For Boise State coach Chris Petersen and his No. 24 Broncos, the biggest concern heading into Friday's game against No. 13 Michigan State was how well junior quarterback Joe Southwick would perform replacing school legend and NCAA all-time leading wins man Kellen Moore.
Well, if one game is any indication, the Southwick era will have its rough patches to say the least.
The Broncos struggled all night on offense, amassing just 206 total yards and were beaten far more handily by the Spartans than the 17-13 final score would suggest. The Broncos' only touchdown of the night was an interception return for a score, as the Spartans defense seemingly shut down everything Boise tried Friday night.
For his part, Southwick went 15-of-31 for 169 yards and an interception. Those numbers, while not awful, fail to tell the whole story of the signal-caller's struggles.
Throughout the contest, Southwick looked more like a freshman than someone who had spent the last few years under Moore's tutelage. The 21-year-old looked skittish in the pocket, often shuffling his feet and reacting to non-existent Spartan pressure. This often led to overthrows and mistimed passes, which stalled the Broncos offense.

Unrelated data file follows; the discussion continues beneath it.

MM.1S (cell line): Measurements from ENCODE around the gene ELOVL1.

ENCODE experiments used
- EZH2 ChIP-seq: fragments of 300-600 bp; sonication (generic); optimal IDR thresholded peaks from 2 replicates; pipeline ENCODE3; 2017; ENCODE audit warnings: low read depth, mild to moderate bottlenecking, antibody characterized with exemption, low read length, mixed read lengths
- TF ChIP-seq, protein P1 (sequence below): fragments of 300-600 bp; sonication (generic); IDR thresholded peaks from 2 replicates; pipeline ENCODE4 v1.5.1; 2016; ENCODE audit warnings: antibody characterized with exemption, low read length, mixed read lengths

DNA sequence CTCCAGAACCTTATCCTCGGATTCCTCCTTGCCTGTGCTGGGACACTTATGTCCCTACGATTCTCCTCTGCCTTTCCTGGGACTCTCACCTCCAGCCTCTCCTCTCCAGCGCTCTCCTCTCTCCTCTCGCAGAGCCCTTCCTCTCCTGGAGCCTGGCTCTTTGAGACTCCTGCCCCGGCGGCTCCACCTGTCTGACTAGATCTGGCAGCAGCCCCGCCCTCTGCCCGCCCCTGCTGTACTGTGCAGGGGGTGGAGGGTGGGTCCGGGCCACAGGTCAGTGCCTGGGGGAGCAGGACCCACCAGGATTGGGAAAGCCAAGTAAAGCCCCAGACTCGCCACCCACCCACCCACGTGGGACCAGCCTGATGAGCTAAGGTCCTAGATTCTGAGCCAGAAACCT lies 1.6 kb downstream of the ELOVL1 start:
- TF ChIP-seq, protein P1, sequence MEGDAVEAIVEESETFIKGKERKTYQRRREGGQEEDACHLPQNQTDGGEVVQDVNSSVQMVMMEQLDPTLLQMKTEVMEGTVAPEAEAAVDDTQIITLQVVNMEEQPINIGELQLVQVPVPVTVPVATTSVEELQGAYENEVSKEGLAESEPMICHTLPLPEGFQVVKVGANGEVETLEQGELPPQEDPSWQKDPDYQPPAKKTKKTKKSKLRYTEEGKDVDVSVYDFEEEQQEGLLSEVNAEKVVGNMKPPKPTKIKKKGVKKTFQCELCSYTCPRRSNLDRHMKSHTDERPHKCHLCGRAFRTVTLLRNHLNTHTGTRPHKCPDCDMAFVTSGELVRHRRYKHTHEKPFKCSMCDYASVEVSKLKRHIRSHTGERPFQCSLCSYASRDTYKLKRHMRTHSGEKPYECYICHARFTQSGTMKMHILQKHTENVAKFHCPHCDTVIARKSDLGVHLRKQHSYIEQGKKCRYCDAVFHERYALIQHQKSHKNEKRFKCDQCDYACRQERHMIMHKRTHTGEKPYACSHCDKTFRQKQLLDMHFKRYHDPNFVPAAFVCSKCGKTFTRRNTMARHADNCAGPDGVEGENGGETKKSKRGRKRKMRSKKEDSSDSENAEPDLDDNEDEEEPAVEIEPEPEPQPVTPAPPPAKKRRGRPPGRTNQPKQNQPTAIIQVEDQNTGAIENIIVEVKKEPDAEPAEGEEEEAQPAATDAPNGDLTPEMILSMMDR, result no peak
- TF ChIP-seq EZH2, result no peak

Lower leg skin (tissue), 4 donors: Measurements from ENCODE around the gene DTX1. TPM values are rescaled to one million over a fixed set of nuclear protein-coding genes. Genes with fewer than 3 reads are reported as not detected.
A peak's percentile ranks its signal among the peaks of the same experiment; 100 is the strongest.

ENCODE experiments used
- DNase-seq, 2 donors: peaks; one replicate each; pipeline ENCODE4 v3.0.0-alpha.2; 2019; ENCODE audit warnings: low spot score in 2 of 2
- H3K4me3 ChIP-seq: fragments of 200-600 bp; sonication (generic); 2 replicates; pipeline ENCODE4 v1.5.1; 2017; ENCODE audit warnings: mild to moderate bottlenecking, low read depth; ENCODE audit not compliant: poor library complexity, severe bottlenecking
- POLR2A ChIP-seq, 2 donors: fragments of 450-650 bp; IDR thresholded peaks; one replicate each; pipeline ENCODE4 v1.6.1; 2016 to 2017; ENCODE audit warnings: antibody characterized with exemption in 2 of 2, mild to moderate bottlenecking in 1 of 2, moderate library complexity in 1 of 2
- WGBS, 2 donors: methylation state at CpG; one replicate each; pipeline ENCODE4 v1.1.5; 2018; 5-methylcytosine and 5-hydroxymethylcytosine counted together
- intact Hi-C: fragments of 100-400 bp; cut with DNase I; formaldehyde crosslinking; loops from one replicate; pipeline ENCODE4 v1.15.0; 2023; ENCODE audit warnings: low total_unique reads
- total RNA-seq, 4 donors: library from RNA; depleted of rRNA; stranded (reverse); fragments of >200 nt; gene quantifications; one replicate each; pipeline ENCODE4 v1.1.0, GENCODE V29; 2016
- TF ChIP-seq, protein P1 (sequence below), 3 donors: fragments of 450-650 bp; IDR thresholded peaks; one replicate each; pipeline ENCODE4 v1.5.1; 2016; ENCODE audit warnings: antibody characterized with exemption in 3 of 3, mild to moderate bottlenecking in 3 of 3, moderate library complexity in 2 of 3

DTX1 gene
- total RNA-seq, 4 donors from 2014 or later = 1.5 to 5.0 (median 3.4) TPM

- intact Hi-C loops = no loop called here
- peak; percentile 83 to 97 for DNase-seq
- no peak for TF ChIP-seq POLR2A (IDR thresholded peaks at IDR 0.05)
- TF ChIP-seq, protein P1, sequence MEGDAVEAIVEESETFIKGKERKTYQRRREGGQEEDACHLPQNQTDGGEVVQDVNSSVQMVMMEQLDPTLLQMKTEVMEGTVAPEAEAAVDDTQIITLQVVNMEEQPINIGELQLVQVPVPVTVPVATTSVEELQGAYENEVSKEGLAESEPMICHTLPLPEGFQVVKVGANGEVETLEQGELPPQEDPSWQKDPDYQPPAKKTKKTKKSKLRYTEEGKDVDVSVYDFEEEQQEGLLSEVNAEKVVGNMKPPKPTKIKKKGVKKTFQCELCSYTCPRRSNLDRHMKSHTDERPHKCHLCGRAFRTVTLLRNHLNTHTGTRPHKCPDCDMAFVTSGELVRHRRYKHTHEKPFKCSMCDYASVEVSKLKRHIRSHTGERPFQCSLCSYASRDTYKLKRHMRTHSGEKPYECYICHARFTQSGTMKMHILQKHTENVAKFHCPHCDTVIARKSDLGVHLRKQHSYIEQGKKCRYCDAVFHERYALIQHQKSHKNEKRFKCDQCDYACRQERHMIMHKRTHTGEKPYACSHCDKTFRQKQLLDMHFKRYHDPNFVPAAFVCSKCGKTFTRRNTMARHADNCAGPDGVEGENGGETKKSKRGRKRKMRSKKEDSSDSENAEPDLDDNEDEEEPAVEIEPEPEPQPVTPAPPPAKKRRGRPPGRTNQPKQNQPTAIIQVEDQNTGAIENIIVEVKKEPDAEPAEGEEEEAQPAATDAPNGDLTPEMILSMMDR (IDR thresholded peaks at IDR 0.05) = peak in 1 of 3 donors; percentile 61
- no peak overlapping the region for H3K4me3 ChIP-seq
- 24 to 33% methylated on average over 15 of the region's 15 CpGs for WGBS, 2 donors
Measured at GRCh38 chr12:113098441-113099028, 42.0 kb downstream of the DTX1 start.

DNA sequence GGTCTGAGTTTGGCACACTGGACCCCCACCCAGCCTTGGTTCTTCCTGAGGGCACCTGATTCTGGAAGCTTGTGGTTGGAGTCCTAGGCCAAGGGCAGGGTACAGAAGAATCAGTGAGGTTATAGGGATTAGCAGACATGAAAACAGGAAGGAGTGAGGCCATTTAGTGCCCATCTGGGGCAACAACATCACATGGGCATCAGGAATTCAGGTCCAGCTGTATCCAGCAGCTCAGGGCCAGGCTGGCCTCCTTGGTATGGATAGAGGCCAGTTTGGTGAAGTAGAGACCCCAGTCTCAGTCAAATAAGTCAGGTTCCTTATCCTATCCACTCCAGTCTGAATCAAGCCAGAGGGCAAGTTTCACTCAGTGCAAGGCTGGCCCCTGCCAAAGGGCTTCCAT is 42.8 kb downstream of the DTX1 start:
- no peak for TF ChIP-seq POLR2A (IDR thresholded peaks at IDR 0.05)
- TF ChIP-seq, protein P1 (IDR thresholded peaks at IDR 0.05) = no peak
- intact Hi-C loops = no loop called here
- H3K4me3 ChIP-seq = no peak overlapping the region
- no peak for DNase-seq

Nevertheless, the quarterback's biggest mistakes against the Spartans came when his feet were entirely set.
Down 17-13 on his team's final possession of the game, Southwick missed on two consecutive throws that could have been touchdowns. The first of those was a guaranteed touchdown to Chris Potter as the senior speedster had put a double-move on the cornerback and was two yards ahead of the coverage. Unfortunately for Boise, Southwick's pass was short by about five yards, causing Potter to stop and the ball to fall incomplete.
That drive eventually stalled on a fourth-down incompletion and the Spartans ran down the rest of the clock on the back of star running back Le'Veon Bell.
The Broncos came into this game as underdogs, so Petersen and Southwick should simply look at this game as a learning experience and move forward. Boise returned just nine starters from last year's squad and it's obviously going to take time to get a rhythm down.
And for Southwick, there were very few tougher defenses he could have gone up against in his first collegiate start. He'll get a relatively easy opponent in Miami (Ohio) next week, so he should use that game to build back his confidence.
He may never win 50 collegiate games, but let's not call Southwick unsalvageable yet.